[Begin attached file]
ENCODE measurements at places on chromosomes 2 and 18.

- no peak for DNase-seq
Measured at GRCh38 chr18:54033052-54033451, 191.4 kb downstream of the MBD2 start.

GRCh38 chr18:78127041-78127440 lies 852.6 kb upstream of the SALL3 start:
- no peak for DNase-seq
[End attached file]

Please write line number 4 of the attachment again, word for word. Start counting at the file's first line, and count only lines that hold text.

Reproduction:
GRCh38 chr18:78127041-78127440 lies 852.6 kb upstream of the SALL3 start: